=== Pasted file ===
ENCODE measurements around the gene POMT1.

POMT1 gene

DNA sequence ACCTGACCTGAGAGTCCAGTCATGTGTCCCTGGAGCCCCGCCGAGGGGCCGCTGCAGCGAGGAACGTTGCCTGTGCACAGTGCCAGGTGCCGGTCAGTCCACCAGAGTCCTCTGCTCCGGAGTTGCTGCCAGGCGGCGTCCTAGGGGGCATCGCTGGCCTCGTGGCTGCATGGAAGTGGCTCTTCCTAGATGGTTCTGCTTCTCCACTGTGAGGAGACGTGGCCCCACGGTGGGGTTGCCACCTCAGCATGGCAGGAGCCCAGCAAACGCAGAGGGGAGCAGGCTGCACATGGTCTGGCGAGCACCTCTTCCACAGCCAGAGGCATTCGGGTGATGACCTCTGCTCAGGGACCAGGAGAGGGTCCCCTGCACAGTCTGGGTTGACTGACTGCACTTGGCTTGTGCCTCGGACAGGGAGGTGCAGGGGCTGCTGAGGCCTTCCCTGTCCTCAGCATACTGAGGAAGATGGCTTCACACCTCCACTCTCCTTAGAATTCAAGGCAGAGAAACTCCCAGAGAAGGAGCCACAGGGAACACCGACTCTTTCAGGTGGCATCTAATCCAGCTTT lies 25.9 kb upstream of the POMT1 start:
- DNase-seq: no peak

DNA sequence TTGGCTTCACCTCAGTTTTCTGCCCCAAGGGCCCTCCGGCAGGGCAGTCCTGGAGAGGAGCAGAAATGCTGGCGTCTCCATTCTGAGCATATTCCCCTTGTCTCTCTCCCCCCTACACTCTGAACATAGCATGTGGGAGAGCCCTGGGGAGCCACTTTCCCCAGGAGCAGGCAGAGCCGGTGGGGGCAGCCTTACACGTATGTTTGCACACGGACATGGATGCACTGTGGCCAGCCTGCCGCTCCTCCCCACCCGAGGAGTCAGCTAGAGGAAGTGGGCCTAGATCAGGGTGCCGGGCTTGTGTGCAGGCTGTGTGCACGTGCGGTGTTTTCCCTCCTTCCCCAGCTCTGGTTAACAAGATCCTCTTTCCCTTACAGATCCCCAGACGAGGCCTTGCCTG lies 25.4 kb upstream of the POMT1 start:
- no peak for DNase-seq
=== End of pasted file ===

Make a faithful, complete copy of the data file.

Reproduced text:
ENCODE measurements around the gene POMT1.

POMT1 gene

DNA sequence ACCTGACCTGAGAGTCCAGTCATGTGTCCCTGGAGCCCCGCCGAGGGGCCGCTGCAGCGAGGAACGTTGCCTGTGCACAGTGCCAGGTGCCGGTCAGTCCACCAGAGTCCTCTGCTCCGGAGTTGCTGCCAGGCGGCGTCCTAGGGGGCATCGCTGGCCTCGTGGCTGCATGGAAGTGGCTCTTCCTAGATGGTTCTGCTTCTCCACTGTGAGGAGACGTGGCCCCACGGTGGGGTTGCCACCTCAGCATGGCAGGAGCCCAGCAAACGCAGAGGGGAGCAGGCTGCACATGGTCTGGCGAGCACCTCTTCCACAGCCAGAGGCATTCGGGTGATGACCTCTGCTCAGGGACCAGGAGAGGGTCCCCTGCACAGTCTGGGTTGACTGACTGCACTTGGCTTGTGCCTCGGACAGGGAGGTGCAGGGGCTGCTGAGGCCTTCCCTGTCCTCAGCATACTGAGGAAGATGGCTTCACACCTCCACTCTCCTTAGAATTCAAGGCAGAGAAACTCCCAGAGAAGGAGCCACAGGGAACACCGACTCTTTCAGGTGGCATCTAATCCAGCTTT lies 25.9 kb upstream of the POMT1 start:
- DNase-seq: no peak

DNA sequence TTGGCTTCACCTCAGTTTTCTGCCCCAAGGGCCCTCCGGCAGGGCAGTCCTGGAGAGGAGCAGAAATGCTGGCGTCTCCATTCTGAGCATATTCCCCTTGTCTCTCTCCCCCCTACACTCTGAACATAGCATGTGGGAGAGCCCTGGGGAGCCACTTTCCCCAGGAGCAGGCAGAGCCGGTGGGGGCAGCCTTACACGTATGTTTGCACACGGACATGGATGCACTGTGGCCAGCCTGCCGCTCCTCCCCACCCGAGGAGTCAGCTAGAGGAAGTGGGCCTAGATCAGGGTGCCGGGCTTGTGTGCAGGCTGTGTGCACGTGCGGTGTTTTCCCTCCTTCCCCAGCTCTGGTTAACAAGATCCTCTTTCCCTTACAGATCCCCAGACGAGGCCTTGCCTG lies 25.4 kb upstream of the POMT1 start:
- no peak for DNase-seq